Bill 2: High Time or Buzz Kill?

Graphic by Eden Granovsky

To protect the names of individuals who are involved in the illegal consumption of cannabis, certain names will be changed to protect their identity.

“Shit, oh shit.” 

That was “Tessa’s” first reaction to hearing that Quebec had just enacted the most conservative cannabis restriction in the country. The legal age to buy and consume cannabis would become 21, effective Jan 1, 2020. Other underage students, like “Miles,” were equally surprised.

“I was kind of shocked because I thought that in Quebec and Montreal, laws regarding [cannabis] were pretty relaxed,” Miles said. “I was so surprised it moved up to 21 and I didn’t really understand why they would do that because it doesn’t really make that much sense.”

Having been tabled previously by Junior Health Minister Lionel Carmant, Bill 2 was passed on Oct. 29, 2019 at the National Assembly, with a vote of 64 to 43. Afterward, Prime Minister Justin Trudeau said that increasing the legal age undermines the federal government’s efforts to eliminate the black market. Echoing Trudeau’s statements, Montreal Mayor Valerie Plante told reporters: “They are saying to youth, go and get your stuff from organized crime.”

They are saying to youth, go and get your stuff from organized crime.

Many underage McGill students, including “Landon,” are doing exactly that: instead of buying weed from the SQDC, a legal cannabis store, they’re turning to dealers.

“I still had a bunch [of weed] left over from last semester,” Landon said. “Now, I’m going to start buying it from a drug dealer.”

Tessa also mentioned going to a dealer, but dealers aren’t the only way underage students are accessing weed now that it’s illegal. Miles says he knows people using fake IDs, which allows them access to SQDC and online dealers. “Paige” said that she now orders weed from the website, which she found through Weedmaps. 

THC Collection brands themselves as one of the leading mail order marijuana sites in Canada, and Weedmaps “provides consumers with information regarding cannabis products, including online ordering.” Both websites are legal, and before people can use them, they only need to confirm they are of age by clicking a yes/no button.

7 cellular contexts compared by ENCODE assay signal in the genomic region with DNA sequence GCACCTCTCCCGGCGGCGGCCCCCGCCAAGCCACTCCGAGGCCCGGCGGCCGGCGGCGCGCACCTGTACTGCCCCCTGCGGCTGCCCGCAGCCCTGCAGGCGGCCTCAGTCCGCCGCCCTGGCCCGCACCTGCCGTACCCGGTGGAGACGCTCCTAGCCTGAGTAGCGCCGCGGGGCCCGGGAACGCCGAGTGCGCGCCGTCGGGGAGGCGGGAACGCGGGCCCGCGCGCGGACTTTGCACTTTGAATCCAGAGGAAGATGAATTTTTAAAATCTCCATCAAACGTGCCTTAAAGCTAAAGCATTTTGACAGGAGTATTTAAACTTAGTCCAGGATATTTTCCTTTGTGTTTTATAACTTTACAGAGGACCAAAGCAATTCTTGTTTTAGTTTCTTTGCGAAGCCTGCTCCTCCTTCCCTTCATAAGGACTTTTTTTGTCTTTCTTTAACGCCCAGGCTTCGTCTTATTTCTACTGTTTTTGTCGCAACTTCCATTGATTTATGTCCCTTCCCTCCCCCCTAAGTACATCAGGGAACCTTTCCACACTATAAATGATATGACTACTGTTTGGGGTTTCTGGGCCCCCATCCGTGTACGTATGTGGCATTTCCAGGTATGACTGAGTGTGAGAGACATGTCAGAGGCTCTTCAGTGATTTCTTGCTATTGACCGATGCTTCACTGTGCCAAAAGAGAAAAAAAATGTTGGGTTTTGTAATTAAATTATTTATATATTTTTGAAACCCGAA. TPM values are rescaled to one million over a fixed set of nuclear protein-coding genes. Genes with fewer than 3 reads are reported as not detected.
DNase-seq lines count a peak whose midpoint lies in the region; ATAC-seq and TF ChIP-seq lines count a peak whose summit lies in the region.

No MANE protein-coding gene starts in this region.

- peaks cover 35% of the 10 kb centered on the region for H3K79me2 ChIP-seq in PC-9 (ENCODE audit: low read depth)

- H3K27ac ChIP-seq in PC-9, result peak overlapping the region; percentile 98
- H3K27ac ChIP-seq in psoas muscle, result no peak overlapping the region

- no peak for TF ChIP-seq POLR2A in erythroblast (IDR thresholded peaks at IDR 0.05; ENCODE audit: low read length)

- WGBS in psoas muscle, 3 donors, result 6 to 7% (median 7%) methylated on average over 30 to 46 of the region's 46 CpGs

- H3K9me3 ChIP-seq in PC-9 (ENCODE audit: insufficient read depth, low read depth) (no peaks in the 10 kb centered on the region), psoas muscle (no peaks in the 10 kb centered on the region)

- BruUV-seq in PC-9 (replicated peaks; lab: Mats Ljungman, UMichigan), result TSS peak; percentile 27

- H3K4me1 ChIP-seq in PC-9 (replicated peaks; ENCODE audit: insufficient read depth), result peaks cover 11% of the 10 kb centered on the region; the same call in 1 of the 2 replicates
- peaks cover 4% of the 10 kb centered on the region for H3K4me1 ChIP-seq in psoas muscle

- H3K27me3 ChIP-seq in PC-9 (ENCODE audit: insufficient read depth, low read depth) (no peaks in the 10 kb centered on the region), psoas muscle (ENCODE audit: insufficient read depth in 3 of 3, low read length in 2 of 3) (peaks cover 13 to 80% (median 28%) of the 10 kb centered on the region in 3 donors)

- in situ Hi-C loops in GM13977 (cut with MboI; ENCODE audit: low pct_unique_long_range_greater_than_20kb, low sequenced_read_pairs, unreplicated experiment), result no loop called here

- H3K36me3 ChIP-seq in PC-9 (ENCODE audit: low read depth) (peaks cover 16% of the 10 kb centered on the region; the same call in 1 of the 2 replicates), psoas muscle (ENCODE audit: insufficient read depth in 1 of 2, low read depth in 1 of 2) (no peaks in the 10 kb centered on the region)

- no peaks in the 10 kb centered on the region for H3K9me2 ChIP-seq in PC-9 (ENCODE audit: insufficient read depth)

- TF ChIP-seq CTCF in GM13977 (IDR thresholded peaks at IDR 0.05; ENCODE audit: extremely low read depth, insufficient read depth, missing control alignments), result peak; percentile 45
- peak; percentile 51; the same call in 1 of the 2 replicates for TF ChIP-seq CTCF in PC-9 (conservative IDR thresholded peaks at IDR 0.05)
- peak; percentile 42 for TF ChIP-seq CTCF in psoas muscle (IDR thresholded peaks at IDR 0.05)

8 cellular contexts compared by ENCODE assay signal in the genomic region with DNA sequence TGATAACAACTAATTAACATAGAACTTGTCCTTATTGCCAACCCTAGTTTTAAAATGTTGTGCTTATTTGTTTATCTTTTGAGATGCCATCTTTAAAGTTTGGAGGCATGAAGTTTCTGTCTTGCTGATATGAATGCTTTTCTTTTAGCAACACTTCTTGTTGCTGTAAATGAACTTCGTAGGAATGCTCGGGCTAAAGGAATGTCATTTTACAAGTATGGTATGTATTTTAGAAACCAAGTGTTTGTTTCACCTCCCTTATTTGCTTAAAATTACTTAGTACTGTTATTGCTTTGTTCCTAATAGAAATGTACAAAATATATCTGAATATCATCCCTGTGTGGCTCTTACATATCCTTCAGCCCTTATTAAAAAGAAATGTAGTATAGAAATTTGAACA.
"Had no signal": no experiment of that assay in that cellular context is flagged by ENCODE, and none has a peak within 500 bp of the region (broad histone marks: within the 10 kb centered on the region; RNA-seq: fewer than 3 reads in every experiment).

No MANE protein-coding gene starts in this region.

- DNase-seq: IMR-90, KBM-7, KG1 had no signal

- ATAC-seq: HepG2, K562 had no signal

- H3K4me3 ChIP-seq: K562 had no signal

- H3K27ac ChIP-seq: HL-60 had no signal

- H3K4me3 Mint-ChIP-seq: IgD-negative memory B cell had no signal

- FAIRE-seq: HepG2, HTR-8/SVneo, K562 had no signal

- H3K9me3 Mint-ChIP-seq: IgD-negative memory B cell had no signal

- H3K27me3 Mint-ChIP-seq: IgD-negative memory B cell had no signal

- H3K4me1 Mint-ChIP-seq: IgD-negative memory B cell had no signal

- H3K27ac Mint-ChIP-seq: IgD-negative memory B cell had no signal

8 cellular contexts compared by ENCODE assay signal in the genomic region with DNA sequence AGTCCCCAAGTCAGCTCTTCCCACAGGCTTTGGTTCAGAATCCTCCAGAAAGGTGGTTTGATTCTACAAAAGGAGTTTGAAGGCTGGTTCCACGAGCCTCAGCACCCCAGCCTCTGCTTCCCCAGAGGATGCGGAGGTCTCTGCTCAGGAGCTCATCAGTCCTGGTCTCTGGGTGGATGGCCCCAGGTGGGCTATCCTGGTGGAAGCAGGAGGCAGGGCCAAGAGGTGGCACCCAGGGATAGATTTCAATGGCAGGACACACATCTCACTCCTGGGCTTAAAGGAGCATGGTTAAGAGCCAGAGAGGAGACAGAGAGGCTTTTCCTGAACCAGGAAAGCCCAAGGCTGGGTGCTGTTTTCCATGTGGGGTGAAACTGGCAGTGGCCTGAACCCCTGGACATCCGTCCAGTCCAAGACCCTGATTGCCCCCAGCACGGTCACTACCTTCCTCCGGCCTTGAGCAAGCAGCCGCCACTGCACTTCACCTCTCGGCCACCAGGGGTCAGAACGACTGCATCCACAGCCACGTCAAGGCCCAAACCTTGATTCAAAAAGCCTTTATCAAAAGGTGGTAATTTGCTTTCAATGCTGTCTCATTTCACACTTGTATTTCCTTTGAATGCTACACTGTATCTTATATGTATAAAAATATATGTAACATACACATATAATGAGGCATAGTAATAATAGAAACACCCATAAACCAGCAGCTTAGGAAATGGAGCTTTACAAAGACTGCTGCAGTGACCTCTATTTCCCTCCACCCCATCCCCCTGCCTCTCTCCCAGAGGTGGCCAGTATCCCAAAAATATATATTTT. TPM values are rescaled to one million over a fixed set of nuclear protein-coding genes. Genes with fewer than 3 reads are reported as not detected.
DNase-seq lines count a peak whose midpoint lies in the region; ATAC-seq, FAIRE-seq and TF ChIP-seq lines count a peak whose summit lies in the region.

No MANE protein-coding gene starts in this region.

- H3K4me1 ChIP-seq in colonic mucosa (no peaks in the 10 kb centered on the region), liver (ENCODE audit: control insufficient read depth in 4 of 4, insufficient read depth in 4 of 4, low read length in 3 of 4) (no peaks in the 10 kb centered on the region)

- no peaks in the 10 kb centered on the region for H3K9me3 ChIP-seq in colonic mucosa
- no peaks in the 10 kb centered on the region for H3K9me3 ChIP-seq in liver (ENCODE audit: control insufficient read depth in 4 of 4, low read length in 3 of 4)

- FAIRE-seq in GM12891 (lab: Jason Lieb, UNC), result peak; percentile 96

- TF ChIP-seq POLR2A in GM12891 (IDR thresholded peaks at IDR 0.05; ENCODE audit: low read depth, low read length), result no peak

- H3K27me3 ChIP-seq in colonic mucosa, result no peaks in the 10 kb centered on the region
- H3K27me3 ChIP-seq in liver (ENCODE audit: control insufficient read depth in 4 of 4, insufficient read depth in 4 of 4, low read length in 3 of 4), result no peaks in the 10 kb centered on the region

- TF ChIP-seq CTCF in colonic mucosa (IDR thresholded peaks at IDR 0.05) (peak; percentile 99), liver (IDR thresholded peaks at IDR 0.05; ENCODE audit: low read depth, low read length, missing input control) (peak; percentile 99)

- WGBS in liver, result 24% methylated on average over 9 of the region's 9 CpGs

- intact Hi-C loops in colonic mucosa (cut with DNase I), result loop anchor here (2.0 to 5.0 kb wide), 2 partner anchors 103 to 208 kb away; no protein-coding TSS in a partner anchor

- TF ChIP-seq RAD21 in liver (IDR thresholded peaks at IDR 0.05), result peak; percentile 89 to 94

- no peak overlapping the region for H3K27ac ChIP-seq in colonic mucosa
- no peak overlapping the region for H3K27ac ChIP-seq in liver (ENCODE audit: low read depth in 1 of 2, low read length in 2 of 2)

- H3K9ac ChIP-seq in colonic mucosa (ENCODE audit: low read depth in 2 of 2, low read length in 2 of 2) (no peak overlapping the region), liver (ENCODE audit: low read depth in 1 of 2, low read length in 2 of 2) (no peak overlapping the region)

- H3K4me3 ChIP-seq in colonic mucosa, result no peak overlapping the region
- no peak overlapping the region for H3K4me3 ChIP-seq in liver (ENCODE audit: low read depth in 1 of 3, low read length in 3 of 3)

Although many dealers on Weedmaps ask for identification, students who smoke are finding loopholes regardless. “The SQDC doesn’t know Fake IDs exist, so I walk in like I own the place,” U2 Arts student “Vera” explained, but added that the convenience of Weedmaps can’t be beat: “The delivery service is open until midnight, so until the SQDC gets better hours, I have no reason to return.”

According to Daniel Weinstock, the director of the McGill Institute for Health and Social Policy, easy accessibility for underage consumers despite the new law is why Quebec should move towards legalization and regulation instead of prohibition. 

In an article for Policy Options, Weinstock writes that “at first glance, prohibition seems to make sense. But we pay our elected officials to go beyond the first glance. Will the prohibition of cannabis for persons under 21 actually protect young Quebecers more than legalization and regulation would? The context of cannabis use by youth suggests reasons to think that it will not.”